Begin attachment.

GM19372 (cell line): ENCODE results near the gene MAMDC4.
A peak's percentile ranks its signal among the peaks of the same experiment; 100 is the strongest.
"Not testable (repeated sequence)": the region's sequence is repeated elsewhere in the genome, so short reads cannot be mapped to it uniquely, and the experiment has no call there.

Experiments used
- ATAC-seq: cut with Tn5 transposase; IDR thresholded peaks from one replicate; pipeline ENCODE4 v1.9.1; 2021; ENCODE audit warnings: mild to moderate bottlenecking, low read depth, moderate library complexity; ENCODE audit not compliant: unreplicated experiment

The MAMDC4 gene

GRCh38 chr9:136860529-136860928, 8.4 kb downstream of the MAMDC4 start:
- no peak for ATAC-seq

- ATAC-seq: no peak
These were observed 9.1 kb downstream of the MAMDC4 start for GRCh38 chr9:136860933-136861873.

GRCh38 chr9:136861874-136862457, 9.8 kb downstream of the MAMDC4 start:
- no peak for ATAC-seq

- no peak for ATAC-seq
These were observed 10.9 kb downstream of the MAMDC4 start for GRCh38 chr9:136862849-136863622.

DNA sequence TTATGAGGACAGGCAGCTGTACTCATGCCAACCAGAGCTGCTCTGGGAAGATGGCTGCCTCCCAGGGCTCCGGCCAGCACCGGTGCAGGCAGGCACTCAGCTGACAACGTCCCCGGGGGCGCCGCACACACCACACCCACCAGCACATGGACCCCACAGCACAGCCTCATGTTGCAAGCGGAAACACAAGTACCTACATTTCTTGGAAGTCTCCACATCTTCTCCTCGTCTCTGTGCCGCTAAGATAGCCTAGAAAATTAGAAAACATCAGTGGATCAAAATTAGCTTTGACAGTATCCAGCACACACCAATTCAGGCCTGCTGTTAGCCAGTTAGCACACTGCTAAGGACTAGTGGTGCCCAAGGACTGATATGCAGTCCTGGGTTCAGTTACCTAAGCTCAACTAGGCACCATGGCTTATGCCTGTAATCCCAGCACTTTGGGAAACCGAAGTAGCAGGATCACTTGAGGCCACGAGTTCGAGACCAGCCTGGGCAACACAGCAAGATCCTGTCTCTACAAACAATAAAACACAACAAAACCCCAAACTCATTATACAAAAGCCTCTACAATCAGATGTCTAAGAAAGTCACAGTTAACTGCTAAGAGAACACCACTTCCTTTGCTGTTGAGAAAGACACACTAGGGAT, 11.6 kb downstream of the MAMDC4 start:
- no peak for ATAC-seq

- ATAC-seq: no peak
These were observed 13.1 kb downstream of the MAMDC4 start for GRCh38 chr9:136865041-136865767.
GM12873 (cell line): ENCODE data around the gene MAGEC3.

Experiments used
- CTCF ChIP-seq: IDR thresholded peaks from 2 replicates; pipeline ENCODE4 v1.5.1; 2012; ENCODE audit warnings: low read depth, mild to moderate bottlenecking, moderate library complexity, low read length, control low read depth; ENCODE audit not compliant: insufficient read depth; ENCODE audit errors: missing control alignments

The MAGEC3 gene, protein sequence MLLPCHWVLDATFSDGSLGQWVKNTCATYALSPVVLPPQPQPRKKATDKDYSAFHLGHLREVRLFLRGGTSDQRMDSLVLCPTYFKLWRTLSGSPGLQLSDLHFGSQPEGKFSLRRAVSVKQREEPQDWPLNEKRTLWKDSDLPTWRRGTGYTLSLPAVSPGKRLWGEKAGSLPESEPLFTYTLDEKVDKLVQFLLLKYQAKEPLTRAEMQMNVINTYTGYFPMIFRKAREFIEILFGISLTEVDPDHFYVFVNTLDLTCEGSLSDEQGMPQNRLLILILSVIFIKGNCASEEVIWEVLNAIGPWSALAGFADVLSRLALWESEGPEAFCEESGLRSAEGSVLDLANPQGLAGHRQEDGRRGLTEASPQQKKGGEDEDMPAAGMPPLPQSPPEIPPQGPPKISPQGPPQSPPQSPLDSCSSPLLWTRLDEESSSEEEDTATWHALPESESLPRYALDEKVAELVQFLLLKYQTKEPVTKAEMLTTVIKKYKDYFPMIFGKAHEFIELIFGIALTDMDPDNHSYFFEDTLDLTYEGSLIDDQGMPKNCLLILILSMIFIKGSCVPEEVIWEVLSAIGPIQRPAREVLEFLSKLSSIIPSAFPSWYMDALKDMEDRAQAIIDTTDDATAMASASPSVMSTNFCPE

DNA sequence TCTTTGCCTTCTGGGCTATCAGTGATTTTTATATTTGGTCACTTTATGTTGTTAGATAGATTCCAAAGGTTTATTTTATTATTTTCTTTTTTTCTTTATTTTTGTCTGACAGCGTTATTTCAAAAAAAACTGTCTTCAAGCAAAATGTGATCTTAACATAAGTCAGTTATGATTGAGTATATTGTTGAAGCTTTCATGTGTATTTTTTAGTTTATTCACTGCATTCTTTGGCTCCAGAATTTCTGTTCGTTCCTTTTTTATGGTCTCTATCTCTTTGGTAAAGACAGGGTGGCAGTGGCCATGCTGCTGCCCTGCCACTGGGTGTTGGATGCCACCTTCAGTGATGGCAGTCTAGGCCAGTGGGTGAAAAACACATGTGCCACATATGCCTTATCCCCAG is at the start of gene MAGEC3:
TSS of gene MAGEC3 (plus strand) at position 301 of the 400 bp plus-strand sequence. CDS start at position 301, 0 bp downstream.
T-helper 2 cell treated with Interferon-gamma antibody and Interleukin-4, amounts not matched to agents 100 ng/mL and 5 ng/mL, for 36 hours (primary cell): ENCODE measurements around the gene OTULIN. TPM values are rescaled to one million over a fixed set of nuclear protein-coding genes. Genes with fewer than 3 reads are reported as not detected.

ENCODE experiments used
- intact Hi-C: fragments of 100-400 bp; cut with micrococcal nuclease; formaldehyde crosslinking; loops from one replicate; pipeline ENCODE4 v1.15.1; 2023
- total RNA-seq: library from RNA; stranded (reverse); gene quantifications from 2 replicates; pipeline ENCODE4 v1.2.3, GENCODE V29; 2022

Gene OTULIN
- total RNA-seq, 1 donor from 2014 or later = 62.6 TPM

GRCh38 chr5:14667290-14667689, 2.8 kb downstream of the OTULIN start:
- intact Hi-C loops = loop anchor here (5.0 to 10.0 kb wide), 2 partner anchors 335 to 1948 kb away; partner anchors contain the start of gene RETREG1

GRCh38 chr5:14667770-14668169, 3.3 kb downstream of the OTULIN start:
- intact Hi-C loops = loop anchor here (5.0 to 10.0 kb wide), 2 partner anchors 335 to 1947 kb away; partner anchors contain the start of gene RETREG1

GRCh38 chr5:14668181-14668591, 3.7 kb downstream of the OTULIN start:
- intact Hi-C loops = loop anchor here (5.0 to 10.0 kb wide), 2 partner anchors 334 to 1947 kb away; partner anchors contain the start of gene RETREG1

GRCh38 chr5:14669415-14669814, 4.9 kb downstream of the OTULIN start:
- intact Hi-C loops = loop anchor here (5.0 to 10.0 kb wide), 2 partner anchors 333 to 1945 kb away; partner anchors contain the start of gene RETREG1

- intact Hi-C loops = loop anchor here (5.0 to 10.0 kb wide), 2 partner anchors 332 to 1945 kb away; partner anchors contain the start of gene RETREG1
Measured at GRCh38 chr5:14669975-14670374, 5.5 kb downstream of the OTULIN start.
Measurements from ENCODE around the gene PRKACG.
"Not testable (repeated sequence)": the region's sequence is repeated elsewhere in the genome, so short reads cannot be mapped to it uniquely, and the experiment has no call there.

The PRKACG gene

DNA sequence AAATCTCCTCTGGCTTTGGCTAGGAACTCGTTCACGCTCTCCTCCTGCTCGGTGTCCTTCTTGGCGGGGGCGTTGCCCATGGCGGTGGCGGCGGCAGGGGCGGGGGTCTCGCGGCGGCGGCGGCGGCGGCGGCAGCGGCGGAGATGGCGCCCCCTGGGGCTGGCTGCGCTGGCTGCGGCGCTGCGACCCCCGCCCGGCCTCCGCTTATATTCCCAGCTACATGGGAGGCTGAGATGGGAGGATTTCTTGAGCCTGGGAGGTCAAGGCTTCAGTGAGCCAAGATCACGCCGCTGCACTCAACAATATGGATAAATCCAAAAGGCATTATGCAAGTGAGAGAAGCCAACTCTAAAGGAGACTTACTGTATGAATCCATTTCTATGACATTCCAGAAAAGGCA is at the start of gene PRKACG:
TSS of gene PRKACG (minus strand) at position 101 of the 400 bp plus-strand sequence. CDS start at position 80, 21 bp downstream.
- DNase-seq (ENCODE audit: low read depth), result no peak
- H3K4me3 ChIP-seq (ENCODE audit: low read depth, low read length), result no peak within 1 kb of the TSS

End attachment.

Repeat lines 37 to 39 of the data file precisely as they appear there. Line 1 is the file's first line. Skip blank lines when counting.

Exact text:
GRCh38 chr5:14669415-14669814, 4.9 kb downstream of the OTULIN start:
- intact Hi-C loops = loop anchor here (5.0 to 10.0 kb wide), 2 partner anchors 333 to 1945 kb away; partner anchors contain the start of gene RETREG1

- intact Hi-C loops = loop anchor here (5.0 to 10.0 kb wide), 2 partner anchors 332 to 1945 kb away; partner anchors contain the start of gene RETREG1